In London, environmental activists cling to a copy of Leonardo da Vinci's The Last Supper

In London, environmental activists cling to a copy of Leonardo da Vinci’s The Last Supper

The painting kept by the Royal Academy of Arts is the fifth work instrumentalized in less than a week by the climate and anti-oil activists of the Just Stop Oil movement.

And five. After having intervened in recent days at the Courtauld collection or at the National Galleryactivists from the environmental movement Just Stop Oil glued their hands to the frame of an old copy of The Lord’s Supper of Leonardo DeVinci exhibited in London, Royal Academy of Arts. Activists also tagged a wall in the museum with white paint to demand an immediate halt to any new oil or gas projects. “The room was closed to the public. The police were called at the request of the demonstrators.said the Royal Academy, joined by Le Figaro.

When I was teaching, I took my students to big institutions like the Royal Academy. But now it seems unfair to expect them to respect our culture when their government is determined to destroy their future by allowing new oil and gas projects.said activist and former teacher, Lucy Porter, 47, quoted in a Just Stop Oil statement. “There is no place for me to pursue my vocation as an artist in a world where I have no futuresaid Jessica Agar, another 21-year-old art student activist.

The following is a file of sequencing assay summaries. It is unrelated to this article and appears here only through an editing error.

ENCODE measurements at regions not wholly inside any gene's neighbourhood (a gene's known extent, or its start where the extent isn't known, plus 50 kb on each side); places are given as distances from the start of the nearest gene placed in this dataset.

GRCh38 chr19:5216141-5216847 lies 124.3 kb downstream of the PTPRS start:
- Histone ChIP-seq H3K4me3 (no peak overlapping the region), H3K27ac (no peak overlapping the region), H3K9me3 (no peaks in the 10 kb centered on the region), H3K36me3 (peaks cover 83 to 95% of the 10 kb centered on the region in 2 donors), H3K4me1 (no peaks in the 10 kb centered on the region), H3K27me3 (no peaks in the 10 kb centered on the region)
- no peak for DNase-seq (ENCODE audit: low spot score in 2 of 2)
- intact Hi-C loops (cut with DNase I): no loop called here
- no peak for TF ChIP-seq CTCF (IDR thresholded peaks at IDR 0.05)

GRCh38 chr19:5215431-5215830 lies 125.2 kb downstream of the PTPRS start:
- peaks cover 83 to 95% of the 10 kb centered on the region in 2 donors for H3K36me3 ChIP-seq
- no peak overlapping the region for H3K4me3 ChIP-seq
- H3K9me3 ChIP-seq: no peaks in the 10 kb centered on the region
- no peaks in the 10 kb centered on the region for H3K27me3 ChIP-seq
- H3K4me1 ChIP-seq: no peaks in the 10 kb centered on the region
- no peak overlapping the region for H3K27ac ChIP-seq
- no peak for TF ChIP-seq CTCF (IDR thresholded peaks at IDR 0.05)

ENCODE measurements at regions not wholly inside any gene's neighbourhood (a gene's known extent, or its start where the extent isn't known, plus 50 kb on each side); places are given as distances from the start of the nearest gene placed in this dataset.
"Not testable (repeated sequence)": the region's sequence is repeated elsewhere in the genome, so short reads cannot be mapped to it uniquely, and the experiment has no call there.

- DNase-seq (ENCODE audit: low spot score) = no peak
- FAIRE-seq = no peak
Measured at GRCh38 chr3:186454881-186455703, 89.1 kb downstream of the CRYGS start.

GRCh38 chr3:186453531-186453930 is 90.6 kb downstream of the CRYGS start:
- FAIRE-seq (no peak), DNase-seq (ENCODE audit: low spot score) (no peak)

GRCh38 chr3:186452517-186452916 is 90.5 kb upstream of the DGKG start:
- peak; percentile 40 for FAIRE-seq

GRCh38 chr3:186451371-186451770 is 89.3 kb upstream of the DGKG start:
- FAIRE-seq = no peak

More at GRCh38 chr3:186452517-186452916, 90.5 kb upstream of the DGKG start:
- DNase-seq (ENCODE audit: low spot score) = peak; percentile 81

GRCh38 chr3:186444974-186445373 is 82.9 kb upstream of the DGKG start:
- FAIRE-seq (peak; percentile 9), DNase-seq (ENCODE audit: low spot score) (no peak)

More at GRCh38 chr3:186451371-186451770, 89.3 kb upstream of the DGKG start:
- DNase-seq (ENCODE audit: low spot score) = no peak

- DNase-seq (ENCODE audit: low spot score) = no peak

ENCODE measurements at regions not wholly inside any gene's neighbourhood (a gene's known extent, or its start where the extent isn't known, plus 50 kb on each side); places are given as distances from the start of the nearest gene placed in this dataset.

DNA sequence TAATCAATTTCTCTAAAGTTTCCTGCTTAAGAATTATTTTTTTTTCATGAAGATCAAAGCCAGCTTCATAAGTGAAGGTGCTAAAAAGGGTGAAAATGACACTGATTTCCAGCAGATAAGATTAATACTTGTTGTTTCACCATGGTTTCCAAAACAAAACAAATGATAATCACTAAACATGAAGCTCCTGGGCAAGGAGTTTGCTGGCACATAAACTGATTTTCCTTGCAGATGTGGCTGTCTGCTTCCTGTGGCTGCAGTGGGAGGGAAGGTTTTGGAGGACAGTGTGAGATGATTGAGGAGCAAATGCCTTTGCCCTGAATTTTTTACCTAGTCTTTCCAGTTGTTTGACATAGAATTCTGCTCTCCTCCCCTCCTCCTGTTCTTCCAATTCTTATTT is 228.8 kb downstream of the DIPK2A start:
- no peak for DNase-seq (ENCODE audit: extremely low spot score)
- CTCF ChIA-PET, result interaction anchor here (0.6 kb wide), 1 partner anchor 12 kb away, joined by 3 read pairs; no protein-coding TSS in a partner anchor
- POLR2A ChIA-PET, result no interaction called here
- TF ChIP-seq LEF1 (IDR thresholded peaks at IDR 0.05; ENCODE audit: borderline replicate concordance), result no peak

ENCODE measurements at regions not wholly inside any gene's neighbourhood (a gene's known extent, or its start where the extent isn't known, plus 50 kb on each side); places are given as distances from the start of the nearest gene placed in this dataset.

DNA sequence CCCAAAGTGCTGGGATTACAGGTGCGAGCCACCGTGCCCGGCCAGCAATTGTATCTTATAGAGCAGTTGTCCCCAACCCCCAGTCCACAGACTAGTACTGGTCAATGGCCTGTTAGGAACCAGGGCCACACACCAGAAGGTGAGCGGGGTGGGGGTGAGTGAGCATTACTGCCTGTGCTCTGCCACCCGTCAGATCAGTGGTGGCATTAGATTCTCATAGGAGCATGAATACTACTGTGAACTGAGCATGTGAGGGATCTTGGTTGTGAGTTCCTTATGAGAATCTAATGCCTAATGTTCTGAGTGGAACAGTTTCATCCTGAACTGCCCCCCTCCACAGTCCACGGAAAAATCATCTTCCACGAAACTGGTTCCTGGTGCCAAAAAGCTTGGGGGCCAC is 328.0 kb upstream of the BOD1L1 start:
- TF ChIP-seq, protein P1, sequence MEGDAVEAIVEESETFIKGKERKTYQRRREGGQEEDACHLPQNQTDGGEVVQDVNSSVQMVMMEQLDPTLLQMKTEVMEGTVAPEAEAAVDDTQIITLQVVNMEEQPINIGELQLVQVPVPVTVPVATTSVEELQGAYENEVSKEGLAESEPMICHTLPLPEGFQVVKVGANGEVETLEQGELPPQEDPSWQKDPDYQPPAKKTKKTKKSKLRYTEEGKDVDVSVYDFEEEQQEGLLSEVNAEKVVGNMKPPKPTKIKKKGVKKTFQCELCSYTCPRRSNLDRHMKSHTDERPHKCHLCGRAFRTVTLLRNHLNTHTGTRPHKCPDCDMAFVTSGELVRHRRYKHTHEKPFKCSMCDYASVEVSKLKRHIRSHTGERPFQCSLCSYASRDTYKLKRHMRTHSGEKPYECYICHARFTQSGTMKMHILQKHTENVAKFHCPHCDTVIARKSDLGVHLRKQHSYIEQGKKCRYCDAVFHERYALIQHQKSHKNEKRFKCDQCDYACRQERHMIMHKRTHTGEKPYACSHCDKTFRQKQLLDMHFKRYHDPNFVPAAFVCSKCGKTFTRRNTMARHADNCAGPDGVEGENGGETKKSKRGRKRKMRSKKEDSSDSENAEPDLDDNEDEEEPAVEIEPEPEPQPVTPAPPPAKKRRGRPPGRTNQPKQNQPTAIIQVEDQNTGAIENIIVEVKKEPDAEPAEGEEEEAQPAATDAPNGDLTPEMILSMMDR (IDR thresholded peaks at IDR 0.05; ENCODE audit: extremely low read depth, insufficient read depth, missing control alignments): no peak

Cascading actions

Dated to 1515-1520, the targeted work is a life-size copy of the Milanese fresco painted by Leonardo da Vinci between 1495 and 1498. This oil on canvas attributed to Giampietrino, one of his pupils, depicts the biblical scene during which Jesus announces that one of his twelve apostles will betray him. The canvas itself does not appear to have been touched by the militants, according to the images broadcast online of their intervention.

This is the fifth time in a week that activists from the organization have carried out an action of this type in a cultural institution. Since last Wednesday, Just Stop Oil activists have been attacking rural paintings by Horatio McCulloch (Kelvingrove Art Gallery), Vincent Van Gogh (Courtauld collection), of William Turner (Manchester Art Gallery) and John Constable (National Gallery).

The militant collective calls for an immediate halt to all new oil and gas projects. He has also stood out in recent weeks in the United Kingdom by carrying out various blocking actions. On Sunday, five activists disrupted a British Grand Prix race at Silverstone by bursting onto the circuit. According to local police, six people were charged on Tuesday following the accident.


SEE ALSO – Politics: are environmentalists going too far?

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